How to Determine Your Peak Time for Work

productivity, peak time

When it comes to productivity, are you a night owl or an early bird? You may not know the exact time of day you’re most productive, but if you can identify your peak time of day, you can adjust your workday to make the most of it.

Here are a few ways to discover your own peak work times and put those to use in maximizing your own productivity.

Self-assessment can be effective to discover your peak time for work.

Truly determining your peak times of day requires a serious period of self-reflection. It’s important to honestly take a look at your day and note when you’re feeling most and least energetic. If you can truly be honest with yourself, you may be able to identify your own peak performance times and put that information to use.

Chances are, you already are well aware of the times of day when you aren’t productive, so start there. If you know you barely drag yourself to your office in the morning, only to stare blankly at your screen, you can immediately eliminate the possibility that you peak first thing in the morning.

Truly determining your peak time of day requires a serious period of self-reflection. It’s important to honestly take a look at your day and note when you’re feeling most and least energetic.

In addition to your own personal highs and lows, take a look at your daily schedule. Are there certain times of day when you feel as though you can tackle any challenge? Are there other times when you’re forced to continually nudge yourself to stay awake? It may take a few weeks, but if you pay close attention, you’ll likely narrow it down.

Other people can help you determine your peak time for work.

If you can’t honestly determine your own peak time, trust the people who are around you from the start to the end of the day. Ask those closest to you first. Your spouse, roommate or closest friends and relatives likely know you better than anyone. They’ll probably have insights into when you’re at your best. Do you always wake up ready to tackle the day, only to crash sometime around dinner? Or are you more likely to be up late, after everyone’s gone to bed, finishing up your latest project?

Once you’ve asked your trusted relatives and friends, turn to coworkers or employees to determine what they’ve noticed. They may observe that you’re at your best in the 8 a.m. staff meeting and tired out toward the end of the day, or vice versa. You may already suspect these things, but having the observations of an objective bystander can make a big difference.

Activity trackers are more popular than ever now.

If you need a little help with your self-assessment, try out a productivity tracker. These apps reside in the background on your computer, monitoring your activities throughout the day. After using one for several days, you can usually identify trends that show exactly when you’re most productive. You can even continue to use the technology long after you’ve identified your peak times, since these tools help you set goals.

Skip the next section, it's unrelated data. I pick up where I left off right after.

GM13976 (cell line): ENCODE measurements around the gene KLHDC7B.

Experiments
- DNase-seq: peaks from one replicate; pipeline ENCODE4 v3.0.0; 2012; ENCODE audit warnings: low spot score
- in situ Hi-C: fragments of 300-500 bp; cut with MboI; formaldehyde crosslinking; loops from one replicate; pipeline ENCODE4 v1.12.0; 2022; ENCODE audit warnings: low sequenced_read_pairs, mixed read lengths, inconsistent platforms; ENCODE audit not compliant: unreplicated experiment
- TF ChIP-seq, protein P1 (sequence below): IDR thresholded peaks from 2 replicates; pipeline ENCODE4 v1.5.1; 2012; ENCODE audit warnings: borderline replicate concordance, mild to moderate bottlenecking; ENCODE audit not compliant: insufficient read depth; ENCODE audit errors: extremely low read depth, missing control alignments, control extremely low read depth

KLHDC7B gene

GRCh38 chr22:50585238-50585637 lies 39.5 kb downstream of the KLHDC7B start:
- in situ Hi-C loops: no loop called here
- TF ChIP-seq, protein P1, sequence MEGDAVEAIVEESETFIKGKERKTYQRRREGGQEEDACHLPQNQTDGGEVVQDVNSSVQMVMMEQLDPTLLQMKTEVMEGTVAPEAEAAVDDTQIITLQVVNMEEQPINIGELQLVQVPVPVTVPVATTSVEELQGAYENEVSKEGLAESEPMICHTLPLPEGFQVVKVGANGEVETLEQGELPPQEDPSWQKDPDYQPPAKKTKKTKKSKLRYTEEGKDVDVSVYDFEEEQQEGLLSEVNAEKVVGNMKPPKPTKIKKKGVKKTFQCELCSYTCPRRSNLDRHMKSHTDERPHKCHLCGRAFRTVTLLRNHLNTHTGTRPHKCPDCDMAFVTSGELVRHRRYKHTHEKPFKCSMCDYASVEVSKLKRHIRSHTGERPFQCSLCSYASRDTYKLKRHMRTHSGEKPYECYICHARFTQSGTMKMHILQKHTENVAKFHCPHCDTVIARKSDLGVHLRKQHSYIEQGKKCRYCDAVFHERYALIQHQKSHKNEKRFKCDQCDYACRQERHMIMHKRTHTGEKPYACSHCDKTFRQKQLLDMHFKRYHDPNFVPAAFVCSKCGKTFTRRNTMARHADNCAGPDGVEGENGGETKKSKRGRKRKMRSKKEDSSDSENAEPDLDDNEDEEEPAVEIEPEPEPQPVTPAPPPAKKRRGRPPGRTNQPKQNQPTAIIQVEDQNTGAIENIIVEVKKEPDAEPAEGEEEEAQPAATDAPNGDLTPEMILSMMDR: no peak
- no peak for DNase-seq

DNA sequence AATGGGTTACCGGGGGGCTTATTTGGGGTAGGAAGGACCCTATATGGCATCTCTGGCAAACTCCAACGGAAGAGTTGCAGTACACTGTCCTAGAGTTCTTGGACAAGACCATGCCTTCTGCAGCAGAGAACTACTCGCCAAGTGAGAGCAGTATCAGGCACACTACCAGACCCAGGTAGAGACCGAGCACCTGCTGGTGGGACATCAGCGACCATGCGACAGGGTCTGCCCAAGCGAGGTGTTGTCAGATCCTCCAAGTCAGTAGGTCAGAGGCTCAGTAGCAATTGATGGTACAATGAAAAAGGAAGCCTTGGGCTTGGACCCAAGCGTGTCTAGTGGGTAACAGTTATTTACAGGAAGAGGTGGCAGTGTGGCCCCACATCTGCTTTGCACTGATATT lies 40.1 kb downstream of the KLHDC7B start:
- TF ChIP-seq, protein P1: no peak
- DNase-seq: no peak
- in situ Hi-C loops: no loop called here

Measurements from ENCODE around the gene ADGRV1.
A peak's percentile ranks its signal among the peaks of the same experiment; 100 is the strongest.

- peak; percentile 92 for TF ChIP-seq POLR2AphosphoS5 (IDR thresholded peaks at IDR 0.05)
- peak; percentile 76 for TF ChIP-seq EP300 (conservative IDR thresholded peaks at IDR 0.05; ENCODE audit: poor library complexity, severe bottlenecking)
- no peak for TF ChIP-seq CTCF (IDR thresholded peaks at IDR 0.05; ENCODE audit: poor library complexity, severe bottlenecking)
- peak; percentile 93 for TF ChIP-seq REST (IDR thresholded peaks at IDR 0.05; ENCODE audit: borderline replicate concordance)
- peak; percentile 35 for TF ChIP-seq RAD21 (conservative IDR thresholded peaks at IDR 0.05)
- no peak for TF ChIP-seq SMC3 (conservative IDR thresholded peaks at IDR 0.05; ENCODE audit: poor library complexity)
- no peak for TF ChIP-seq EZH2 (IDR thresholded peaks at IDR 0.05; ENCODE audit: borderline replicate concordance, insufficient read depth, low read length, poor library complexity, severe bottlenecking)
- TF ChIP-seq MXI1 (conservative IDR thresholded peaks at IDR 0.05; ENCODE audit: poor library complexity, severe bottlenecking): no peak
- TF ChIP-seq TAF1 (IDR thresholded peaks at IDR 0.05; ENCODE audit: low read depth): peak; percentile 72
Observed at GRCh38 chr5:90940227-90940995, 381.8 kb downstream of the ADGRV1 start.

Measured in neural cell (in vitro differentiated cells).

You don’t need a special app to track your productivity, though. Using your daily planner, you can make notes on your energy levels over the course of each day. Set an alert at the top of every hour to briefly write out how productive you were over the previous hour.

Note your energy levels and how optimistic you are about getting things done over the next hour. After a week or two, look back over each day’s notes and try to extract trends that can indicate your peak time each day.

Other ideas:

Once you’ve determined your own daily ups and downs, you can begin to make the most of them. Here are a few tips to help you remain productive throughout the day, even working through your productivity lags.

  • Look at your to-do list each morning and assign the tasks that require the most brainpower to your peak hours.
  • If early morning is difficult for you, spend that time cleaning out your inbox or planning your day.
  • If you begin to drag in the period just after lunch, set that time aside to follow up on projects or meet with a colleague.
  • Consider healthy pick-me-ups during your least productive times, such as a walk around the block or an energy-inducing snack.
  • Adjust your work hours to make sure you’re working during your best hours of the day.

Once you’ve learned to manage your daily peaks and valleys, you may find it easier to check off all the items on your to-do list. You may even discover that a shift in your daily work schedule can help you get more done. Meanwhile, you can enjoy some much-needed rest during your personal energy lows.

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